Physicists mimic quantum entanglement with laser pointer to double data speeds

October 28, 2015 , City College of New York
The shape and polarization of a conventional laser beam from a laser pointer mimics quantum entanglement when the laser beam has a polarization dependent shape. This can be used to encode twice as many bits of information as when the laser beam is "separable." Credit: Giovanni Milione

In a classic eureka moment, a team of physicists led by The City College of New York and including Herriot-Watt University and Corning Incorporated is showing how beams from ordinary laser pointers mimic quantum entanglement with the potential of doubling the data speed of laser communication.

Quantum entanglement is a phrase more likely to be heard on popular sci-fi television shows such as "Fringe" and "Doctor Who." Described by Albert Einstein as "spooky action at a distance," when two quantum things are entangled, if one is 'touched' the other will 'feel it,' even if separated by a great distance.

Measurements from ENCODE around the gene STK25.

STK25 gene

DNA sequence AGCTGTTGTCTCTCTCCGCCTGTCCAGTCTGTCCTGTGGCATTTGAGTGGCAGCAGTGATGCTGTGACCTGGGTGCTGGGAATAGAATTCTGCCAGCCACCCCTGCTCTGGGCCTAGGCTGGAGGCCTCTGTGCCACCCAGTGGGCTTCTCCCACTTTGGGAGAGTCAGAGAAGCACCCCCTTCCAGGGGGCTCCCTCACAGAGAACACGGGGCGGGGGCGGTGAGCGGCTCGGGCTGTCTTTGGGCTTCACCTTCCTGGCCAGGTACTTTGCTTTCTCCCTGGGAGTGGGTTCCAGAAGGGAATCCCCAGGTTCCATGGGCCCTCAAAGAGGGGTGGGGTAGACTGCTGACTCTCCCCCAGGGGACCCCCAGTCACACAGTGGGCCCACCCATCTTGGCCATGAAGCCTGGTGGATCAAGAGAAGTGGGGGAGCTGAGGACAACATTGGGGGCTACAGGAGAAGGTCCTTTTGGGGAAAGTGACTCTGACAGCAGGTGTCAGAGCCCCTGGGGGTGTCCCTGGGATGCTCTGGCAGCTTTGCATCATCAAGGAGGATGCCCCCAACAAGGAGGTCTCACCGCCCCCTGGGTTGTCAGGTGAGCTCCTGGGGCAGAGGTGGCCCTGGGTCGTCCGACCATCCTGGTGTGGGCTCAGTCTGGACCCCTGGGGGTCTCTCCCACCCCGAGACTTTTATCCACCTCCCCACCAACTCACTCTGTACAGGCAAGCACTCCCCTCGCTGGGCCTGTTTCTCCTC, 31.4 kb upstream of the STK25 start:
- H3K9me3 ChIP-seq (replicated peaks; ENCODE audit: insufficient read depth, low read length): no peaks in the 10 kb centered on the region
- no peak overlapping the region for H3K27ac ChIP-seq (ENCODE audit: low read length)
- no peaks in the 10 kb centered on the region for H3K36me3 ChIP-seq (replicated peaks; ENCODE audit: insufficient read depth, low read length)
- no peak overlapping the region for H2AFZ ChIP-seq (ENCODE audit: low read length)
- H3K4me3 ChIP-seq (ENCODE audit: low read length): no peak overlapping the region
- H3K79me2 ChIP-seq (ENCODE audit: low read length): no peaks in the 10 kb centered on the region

"At the heart of quantum entanglement is 'nonseparability' - two entangled things are described by an unfactorizable equation," said City College PhD student Giovanni Milione. "Interestingly, a conventional (a pointer)'s shape and polarization can also be nonseparable."

To make the laser beam's shape and polarization nonseparable, the researchers transformed it into what Milione refers to as a vector beam - a polarization dependent shape. Then using off-the-shelf components to 'touch' only its , they showed it could be encoded as two bits of information. Surprisingly, this was twice as much information that could be encoded as when the laser beam was separable.

"In principal, this could be used to double the data speed of ," said CCNY Distinguished Professor of Phyiscs Robert Alfano. ""While there's no 'spooky action at a distance,' it's amazing that aspects can be mimicked by something that simple."

An article on the experiment appears in the latest issue of the journal "Optics Letters"  and was supported in part by the Army Research Office.

More information: Giovanni Milione et al. Using the nonseparability of vector beams to encode information for optical communication, Optics Letters (2015). DOI: 10.1364/OL.40.004887

Journal information: Optics Letters

Provided by City College of New York